A brief note on the social benefits of Donald Trump
On the TV, a man in the crowd says to the camera: “I like Donald Trump. He says the things I want to say, but I’m afraid to.”
I think we all understand that Mr. Trump does not really expect to be president. The central concern in Mr. Trump’s life is not Mexicans, golf courses, money or public affairs. It’s how to feed the tiger. The rampant narcissist always has this problem: it’s never enough. The attention. And like electricity, attention is very hard to store. It’s there and then it’s gone, and you have to make more everyday. Mr. Trump’s candidacy for president is a desperate exercise in prolonged attention creation, in which we are all bit players.
All is not wasted, however. The candidacy of Mr. Trump gets to the very basics of politics: everything must be heard. Economic theory assumes that all market participants see all prices, political theory assumes that all voters know all the possibilities. Neither exists in reality, but more is better than less.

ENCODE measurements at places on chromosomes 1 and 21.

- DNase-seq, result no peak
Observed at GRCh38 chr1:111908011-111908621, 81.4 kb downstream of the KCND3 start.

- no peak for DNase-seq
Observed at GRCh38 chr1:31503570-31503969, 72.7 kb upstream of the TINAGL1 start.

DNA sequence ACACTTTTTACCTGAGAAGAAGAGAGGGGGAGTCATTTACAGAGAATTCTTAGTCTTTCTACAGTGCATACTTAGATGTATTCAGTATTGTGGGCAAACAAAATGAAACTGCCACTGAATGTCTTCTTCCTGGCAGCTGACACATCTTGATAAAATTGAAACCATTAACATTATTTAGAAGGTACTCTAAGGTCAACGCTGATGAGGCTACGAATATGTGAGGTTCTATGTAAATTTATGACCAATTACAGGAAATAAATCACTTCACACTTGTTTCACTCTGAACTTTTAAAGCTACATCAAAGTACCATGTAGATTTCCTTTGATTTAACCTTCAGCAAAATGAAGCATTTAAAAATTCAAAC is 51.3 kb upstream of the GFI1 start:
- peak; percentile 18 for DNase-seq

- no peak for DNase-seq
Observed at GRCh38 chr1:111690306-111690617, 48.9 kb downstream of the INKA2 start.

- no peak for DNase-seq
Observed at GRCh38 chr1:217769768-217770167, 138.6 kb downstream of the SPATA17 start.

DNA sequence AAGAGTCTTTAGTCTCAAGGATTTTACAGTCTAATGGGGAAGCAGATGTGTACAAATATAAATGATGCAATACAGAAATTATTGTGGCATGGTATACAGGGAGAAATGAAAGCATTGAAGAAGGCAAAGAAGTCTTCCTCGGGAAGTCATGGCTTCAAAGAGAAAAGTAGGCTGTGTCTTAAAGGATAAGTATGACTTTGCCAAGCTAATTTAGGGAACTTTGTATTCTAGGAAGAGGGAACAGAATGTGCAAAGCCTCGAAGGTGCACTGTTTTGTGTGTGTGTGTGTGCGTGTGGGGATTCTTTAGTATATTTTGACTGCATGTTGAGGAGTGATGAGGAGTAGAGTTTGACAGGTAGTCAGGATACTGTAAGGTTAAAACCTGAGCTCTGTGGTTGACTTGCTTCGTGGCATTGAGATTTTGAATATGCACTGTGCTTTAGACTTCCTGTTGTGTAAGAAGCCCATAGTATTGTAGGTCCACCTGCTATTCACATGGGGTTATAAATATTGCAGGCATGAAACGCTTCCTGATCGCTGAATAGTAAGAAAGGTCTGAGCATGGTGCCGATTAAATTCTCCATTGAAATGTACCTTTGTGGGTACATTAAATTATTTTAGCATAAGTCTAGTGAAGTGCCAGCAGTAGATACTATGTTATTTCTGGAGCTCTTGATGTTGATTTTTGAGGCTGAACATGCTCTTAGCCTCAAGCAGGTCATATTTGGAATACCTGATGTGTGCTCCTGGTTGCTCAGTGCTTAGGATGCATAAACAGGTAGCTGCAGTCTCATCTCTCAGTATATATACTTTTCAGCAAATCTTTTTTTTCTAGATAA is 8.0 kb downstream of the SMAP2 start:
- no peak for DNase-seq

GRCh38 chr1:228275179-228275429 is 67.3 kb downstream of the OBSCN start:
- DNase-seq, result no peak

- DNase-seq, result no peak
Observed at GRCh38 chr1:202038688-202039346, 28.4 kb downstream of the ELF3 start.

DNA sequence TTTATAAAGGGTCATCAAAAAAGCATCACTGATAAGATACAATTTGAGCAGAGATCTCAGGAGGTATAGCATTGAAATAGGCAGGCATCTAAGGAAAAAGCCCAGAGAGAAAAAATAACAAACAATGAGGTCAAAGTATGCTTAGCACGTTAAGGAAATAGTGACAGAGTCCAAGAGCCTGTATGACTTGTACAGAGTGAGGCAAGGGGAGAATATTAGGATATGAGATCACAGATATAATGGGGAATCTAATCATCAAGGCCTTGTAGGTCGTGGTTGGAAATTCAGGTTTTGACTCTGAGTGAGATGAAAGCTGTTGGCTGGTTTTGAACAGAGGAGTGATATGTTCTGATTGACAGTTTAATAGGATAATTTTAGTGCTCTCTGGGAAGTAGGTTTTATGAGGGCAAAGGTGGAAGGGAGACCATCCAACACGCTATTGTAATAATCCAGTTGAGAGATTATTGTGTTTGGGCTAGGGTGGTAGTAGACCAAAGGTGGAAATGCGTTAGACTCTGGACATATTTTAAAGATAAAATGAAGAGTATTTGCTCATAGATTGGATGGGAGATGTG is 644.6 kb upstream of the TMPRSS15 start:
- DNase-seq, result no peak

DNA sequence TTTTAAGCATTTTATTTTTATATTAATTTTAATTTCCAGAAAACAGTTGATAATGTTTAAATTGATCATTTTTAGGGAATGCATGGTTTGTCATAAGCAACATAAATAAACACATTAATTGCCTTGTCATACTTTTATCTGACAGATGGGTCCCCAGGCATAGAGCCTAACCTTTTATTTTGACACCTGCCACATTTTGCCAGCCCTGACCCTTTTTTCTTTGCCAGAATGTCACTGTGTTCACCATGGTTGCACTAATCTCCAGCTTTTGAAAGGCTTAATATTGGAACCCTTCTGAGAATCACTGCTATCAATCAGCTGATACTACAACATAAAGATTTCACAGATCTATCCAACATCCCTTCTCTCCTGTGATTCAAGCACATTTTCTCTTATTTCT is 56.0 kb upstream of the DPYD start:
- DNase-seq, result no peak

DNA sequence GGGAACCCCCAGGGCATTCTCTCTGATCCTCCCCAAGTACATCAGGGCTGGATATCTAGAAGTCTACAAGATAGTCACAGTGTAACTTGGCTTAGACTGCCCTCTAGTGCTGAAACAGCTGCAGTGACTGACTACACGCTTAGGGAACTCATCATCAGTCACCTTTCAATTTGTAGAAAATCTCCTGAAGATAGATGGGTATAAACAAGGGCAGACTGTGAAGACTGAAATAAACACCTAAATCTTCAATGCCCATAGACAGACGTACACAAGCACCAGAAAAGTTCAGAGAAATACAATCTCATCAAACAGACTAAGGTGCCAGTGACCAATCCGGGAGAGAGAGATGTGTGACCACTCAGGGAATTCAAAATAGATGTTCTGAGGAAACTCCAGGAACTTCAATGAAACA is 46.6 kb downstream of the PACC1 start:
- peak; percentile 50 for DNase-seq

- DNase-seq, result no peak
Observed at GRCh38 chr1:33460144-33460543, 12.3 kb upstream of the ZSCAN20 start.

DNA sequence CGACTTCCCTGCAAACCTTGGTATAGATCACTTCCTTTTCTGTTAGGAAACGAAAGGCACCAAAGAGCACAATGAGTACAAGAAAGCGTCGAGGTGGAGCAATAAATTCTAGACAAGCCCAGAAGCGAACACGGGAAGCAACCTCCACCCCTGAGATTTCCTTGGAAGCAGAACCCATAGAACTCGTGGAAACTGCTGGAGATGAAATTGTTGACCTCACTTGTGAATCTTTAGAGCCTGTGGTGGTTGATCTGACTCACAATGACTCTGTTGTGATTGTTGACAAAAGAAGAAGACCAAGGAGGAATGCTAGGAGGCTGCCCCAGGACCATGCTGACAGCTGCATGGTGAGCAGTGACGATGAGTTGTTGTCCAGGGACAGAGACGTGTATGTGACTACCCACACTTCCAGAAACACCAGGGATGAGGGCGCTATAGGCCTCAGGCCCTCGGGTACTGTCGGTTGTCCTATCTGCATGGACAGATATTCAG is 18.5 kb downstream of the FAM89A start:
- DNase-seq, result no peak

“He says the things I want to say, but I’m afraid to.” — for that vox pop alone, Mr. Trump’s candidacy is valid. His presence puts the ugly on the table beside the lipsticked pigs, the idealists, the canny traders, the tough muddlers and the brazen liars.
Politics exists because we have to live together. Because we wanted a society where the strongest idiot didn’t run the village, where the bully didn’t run the playground, where tough guys couldn’t beat their wives with impunity. Mr. Trump reminds us of this.
The same thing that makes Donald Trump conspicuous makes him unelectable. Nobody understand this better than the man himself. But he’s doing all of us a service. He’s reminding us what it would be like if we accidentally elected him. Or someone like him, who isn’t so honest. The candidate to fear is the one who thinks like Mr. Trump but talks like a politician.